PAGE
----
Internet Problem Solving Contest

IPSC 2017

Problem H – Holy cow, Vim!

Little Johnny is attending a summer programming camp. The very first assignment was to write a program that reads a number x and prints the same number x. Johnny’s program was already working, but then an accident happened. While using the Vim editor, Johnny pressed something without paying attention and his program got turned upside down. That is, he somehow reversed the order of lines in his program.

To Johnny’s amazement, the program still worked, but now it did something different: it read x and printed x2.

Johnny tried to remember what he pressed to put the lines back in the correct order, but he made another mistake and Vim sorted the lines of his program. Johnny tried the new program and was completely lost for words: the program now read x and printed x.

“Holy cow, Vim is magic! I’ll use it until the end of my life!” exclaimed Johnny.

“That’s just because nobody knows how to exit it,” another student yelled back.

Can you write a program that behaves the same way as Johnny’s program?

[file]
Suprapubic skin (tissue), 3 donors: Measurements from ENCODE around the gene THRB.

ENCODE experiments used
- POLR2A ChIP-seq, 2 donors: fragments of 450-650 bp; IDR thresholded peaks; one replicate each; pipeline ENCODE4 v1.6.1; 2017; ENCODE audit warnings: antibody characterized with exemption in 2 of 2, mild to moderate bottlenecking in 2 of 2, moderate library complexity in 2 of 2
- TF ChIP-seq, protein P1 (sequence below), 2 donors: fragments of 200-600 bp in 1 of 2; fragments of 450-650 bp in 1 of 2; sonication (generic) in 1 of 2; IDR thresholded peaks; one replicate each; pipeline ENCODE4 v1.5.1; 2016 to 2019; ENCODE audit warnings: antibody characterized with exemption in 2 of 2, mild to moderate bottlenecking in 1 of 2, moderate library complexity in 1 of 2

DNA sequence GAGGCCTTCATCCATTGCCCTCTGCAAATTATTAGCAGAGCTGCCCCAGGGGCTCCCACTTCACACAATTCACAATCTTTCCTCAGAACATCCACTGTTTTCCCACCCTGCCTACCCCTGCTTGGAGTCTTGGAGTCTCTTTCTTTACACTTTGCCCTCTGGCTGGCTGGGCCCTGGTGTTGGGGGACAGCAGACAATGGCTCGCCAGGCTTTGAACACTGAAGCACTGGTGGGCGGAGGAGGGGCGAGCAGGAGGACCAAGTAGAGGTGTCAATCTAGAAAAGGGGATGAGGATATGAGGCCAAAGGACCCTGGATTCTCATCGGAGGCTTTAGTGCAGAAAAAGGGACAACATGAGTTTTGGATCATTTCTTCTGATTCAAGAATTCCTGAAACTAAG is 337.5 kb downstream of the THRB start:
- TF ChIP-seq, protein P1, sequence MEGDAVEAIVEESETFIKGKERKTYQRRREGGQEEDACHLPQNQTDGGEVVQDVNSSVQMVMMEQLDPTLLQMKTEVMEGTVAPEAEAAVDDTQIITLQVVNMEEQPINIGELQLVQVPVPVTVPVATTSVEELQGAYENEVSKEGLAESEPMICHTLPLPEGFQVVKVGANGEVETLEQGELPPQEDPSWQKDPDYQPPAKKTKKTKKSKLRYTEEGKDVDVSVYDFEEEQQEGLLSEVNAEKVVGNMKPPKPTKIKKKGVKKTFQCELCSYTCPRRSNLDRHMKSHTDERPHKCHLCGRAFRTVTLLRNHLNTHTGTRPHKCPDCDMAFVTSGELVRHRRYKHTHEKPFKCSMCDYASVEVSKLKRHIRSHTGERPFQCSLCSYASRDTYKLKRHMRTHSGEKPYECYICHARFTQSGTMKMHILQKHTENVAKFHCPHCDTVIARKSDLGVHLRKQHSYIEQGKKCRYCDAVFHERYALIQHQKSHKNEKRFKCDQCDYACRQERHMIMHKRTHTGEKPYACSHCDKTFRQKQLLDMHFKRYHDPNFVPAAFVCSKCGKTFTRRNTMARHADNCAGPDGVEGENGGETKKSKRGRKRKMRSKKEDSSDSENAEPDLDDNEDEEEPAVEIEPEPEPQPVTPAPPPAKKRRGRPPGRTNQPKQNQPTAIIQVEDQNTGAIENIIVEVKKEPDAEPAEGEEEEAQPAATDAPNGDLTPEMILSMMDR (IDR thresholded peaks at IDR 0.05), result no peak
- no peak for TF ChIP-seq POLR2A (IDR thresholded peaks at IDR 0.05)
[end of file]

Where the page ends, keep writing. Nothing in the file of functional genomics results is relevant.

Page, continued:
Problem specification

In this problem, you’ll use a simple stack-based programming language. The memory is a stack of signed integers. Various commands push values onto the stack or pop values from the top of the stack. The stack is initially empty and may be left non-empty when the program ends.

A program consists of several lines, and each line consists of one or more commands separated by semicolons. A command can be one of the following:

The language is very strict. You cannot use any extra whitespace or semicolons or anything like that.

Only integers between −231 and 231 − 1 (inclusive) are supported. Pushing an integer outside of this range to the stack is an error.

Input specification

There is no input.

Output specification

Your task is to write a program that reads an integer x and outputs x. However, if the order of the lines of the program is reversed (i.e., the last line becomes the first line, etc.), the new program should output x2. And if the lines of the program are sorted lexicographically, it should output x.

You may assume that |x|≤30 000.

The program can have at most 1000 lines. For any valid x your program must terminate after the execution of at most 10 000 commands.

In the easy subproblem H1 each line may contain up to 1000 commands.

In the hard subproblem H2 each line may contain at most two commands.


The following program reads x and outputs x − 7.

push 7

If you reverse the order of lines of the above program, “print” will become the first command, and the program will fail because it tries to print the top of an empty stack.